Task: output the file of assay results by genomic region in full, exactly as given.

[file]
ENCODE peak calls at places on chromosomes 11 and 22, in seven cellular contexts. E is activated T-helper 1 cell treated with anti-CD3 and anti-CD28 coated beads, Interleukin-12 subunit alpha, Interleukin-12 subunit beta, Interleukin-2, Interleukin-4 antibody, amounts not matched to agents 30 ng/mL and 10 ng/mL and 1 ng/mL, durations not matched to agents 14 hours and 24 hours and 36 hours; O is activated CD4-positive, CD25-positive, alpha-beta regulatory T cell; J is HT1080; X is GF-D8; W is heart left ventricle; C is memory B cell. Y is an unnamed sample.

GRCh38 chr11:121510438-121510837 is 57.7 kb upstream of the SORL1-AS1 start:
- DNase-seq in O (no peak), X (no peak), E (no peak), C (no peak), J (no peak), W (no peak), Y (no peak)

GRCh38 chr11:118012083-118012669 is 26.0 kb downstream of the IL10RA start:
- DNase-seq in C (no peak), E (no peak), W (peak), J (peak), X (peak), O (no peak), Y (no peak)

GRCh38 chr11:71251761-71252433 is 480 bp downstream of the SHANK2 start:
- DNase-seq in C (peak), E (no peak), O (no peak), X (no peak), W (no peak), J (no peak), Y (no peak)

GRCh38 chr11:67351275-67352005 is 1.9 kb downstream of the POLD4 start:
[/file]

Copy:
ENCODE peak calls at places on chromosomes 11 and 22, in seven cellular contexts. E is activated T-helper 1 cell treated with anti-CD3 and anti-CD28 coated beads, Interleukin-12 subunit alpha, Interleukin-12 subunit beta, Interleukin-2, Interleukin-4 antibody, amounts not matched to agents 30 ng/mL and 10 ng/mL and 1 ng/mL, durations not matched to agents 14 hours and 24 hours and 36 hours; O is activated CD4-positive, CD25-positive, alpha-beta regulatory T cell; J is HT1080; X is GF-D8; W is heart left ventricle; C is memory B cell. Y is an unnamed sample.

GRCh38 chr11:121510438-121510837 is 57.7 kb upstream of the SORL1-AS1 start:
- DNase-seq in O (no peak), X (no peak), E (no peak), C (no peak), J (no peak), W (no peak), Y (no peak)

GRCh38 chr11:118012083-118012669 is 26.0 kb downstream of the IL10RA start:
- DNase-seq in C (no peak), E (no peak), W (peak), J (peak), X (peak), O (no peak), Y (no peak)

GRCh38 chr11:71251761-71252433 is 480 bp downstream of the SHANK2 start:
- DNase-seq in C (peak), E (no peak), O (no peak), X (no peak), W (no peak), J (no peak), Y (no peak)

GRCh38 chr11:67351275-67352005 is 1.9 kb downstream of the POLD4 start: